The biggest obstacle to getting people to understand catastrophic climate change is the fact that the changes made by global warming are often difficult to convey in a visual, visceral way. And ours is a visual, visceral culture. Even Al Gore’s An Inconvenient Truth, which did so much to bring the problem to the public’s attention, had trouble making the issue feel immediate. Chasing Ice has conquered that problem, and as a result is one of the most potent pieces of cinematic agitprop in recent memory.

The documentary is actually all about overcoming the global warming argument barrier. It follows the efforts of James Balog, a nature and wildlife photographer who wants to get the word out, but is unsure how to. His solution is the Extreme Ice Survey, the largest photographic study of glaciers ever taken. The film follows Balog and his team as they place cameras at glaciers all over the world. Over the course of a few years, the cameras take a photo every daylight hour, forming time-lapse portraits of what happens to the glaciers over time. The results are stunning – in the space of those few years alone, all the glaciers shrank dramatically. The melting of these icy behemoths is the most obvious sign of the climate heating up that we have. These images give an urgent warning to the world. How many will heed this warning is up in the air. Si

Since the film is all about changing minds through visual immediacy rather than academic dryness, it keeps the statistics and science to a minimum, telling the audience only what they need to know to understand what is happening. The film assumes that the cultural debate about global warming has already educated you about the basics, and isn’t interested in countering any of the tired arguments that deniers of climate change have used. At less than eighty minutes in length, it swoops in, delivers its message, and ends without a fuss. There’s no fat on this thing.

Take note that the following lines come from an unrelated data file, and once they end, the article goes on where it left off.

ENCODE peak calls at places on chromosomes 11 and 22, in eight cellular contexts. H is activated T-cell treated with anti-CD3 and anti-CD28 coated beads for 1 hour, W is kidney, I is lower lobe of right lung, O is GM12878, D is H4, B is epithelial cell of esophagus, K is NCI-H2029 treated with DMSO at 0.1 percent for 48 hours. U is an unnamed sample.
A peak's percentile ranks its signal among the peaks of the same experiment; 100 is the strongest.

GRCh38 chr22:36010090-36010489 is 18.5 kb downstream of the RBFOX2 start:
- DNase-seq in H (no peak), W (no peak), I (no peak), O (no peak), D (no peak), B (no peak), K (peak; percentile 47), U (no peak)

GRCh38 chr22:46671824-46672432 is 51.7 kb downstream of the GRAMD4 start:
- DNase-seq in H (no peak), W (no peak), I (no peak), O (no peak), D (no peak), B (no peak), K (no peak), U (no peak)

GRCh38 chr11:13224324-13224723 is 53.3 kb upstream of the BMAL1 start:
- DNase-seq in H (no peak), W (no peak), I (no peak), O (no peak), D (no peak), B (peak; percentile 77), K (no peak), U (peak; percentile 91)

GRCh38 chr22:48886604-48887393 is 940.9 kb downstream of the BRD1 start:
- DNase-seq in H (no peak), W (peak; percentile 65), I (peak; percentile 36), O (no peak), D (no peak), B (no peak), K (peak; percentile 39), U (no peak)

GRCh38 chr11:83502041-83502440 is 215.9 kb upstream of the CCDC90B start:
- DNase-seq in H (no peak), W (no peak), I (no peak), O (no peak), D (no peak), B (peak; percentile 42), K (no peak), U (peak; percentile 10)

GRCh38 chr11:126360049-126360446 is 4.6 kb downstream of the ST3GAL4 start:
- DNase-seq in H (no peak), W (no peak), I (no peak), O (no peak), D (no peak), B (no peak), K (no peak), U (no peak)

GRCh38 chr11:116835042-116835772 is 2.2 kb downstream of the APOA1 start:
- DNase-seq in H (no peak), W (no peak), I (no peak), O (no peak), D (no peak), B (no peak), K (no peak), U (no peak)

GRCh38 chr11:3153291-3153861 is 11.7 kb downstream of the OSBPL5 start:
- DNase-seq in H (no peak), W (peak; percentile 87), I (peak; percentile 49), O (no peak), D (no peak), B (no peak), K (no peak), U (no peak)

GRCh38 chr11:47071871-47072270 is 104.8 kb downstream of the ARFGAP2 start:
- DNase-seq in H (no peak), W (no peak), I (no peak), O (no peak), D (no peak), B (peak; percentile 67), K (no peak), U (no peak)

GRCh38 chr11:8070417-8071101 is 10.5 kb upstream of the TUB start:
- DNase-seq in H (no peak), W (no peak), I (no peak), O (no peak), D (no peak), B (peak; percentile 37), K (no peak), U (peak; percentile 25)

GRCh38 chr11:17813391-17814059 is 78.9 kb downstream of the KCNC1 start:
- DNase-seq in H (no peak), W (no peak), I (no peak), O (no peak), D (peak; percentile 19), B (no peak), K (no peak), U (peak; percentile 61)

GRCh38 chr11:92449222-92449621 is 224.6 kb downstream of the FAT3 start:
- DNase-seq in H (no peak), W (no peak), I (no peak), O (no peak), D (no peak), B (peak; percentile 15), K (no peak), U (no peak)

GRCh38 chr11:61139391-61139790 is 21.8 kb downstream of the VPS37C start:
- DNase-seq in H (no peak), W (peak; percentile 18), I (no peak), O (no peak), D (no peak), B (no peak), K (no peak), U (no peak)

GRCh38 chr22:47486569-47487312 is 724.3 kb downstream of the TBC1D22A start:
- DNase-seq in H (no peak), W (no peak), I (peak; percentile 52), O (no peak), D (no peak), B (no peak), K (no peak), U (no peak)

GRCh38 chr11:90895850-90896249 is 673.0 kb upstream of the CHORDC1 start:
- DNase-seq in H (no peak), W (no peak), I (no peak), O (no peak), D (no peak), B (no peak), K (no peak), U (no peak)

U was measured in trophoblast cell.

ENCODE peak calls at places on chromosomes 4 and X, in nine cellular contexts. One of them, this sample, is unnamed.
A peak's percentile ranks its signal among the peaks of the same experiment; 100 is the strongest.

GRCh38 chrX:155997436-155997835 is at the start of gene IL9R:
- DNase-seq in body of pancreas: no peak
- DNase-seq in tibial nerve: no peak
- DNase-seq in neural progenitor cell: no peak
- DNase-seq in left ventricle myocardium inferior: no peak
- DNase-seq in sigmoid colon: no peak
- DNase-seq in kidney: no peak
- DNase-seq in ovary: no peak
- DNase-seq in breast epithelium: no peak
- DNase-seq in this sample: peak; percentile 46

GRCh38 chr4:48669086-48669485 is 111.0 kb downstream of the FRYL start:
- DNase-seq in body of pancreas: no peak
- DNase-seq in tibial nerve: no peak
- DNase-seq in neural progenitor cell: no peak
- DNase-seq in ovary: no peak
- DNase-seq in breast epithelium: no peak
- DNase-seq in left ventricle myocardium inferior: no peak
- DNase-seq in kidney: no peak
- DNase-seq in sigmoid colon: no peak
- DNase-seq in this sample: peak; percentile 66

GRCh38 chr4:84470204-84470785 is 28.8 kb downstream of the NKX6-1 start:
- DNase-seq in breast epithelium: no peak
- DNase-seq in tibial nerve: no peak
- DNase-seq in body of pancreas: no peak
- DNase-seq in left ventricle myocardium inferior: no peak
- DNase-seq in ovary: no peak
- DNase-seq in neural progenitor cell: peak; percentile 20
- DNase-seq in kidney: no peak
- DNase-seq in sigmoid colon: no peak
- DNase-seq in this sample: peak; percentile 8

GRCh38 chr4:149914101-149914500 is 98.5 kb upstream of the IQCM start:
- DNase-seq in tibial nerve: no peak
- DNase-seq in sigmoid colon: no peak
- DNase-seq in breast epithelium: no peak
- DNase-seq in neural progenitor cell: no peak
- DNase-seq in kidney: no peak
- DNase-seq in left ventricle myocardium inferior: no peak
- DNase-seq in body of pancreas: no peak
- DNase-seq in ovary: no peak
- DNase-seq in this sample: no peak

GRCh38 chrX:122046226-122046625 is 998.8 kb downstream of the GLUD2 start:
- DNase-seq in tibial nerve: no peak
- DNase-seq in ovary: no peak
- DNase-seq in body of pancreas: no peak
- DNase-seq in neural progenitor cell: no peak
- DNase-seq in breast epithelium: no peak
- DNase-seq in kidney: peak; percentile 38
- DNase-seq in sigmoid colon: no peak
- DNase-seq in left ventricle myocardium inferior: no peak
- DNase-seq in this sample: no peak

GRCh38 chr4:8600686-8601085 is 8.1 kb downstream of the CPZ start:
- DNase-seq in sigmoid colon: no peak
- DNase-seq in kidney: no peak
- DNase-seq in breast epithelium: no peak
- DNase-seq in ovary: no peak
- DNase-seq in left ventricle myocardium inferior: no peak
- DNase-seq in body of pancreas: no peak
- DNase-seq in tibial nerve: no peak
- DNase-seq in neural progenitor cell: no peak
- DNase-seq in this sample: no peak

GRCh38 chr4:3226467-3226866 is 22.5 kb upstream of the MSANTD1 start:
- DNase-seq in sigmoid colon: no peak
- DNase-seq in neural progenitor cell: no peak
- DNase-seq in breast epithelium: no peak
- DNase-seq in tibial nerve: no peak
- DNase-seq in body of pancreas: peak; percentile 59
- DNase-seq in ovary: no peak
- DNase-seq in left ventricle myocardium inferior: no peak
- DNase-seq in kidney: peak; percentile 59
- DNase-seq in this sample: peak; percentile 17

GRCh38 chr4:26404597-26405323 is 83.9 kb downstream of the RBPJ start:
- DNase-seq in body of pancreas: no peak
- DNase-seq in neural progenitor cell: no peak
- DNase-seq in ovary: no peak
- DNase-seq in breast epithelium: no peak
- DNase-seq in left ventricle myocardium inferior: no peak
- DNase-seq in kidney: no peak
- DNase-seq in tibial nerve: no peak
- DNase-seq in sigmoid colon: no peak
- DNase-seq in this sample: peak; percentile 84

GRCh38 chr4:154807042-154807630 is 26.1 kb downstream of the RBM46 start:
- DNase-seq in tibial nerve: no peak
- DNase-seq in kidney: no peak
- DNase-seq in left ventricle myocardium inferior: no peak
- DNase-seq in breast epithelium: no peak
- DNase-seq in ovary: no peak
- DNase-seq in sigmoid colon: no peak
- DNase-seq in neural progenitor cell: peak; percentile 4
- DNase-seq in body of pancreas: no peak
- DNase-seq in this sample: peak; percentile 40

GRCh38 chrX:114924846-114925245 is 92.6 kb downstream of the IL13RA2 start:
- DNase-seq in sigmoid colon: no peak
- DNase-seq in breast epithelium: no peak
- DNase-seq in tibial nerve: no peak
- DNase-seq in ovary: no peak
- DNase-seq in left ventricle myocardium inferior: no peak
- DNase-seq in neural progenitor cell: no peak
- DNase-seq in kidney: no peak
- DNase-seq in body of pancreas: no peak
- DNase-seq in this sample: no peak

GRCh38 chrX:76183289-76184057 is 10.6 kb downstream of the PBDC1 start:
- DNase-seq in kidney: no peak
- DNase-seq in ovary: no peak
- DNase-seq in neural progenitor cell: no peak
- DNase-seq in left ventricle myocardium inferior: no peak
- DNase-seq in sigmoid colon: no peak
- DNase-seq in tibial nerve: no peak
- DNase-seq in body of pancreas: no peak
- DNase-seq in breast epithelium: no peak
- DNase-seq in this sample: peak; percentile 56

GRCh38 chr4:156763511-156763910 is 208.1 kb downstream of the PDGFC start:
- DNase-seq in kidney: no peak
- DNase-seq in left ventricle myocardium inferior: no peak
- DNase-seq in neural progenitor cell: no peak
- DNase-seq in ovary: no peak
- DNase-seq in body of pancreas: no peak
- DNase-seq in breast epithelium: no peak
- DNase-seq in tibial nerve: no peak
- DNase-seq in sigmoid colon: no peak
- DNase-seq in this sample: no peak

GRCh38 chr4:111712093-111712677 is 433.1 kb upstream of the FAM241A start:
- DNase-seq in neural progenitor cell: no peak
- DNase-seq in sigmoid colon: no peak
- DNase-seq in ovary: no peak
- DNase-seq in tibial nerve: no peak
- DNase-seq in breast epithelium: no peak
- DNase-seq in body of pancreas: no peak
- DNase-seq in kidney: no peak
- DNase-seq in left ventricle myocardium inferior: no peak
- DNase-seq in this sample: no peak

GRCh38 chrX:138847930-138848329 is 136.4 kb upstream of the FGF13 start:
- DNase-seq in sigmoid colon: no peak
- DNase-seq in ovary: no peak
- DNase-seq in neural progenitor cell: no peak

Sandwiched with the story about melting glaciers and the struggle to document them, though, is the story about a man fighting his own degrading body. Balog, whose knees keep getting worse throughout the Extreme Ice Survey’s expeditions, has made it his life’s work to get these photographs. A former climate skeptic, he now works through his age to keep getting the shots he wants. There’s a curious parallel between Balog and the glaciers that he’s photographing, which lends the doc an extra bit of poignancy.

But the true star of this movie is the camera. Chasing Ice features some of the most stunning nature footage ever shot. Not just out of any movie this year, or out of documentaries in general, I mean out of anything, ever. The team snaps breathtakingly gorgeous photos of misshapen ice floes, caverns, ocean sprays, and ridges grooved with melt lines. All trail camera reviews now have a new standard. The crowning moment is a sequence in which they shoot a glacier as a huge piece of it calves off. A titanic mass of ice the size of lower Manhattan collapses into the sea. Skyscraper-sized chunks upend and buckle in a seismic dance that’s almost too large to comprehend. I certainly have trouble finding the proper words to describe it now. It’s immense, biblical, one of the most amazing things I’ve seen in a theater this year.

Chasing Ice is gorgeous and terrifying. It’s the loudest cry for change in our attitude towards global warming yet, and I still doubt it will be enough. But I would urge people to see this movie, and in a theater, if for no other reason than to experience the amazing imagery on a big screen.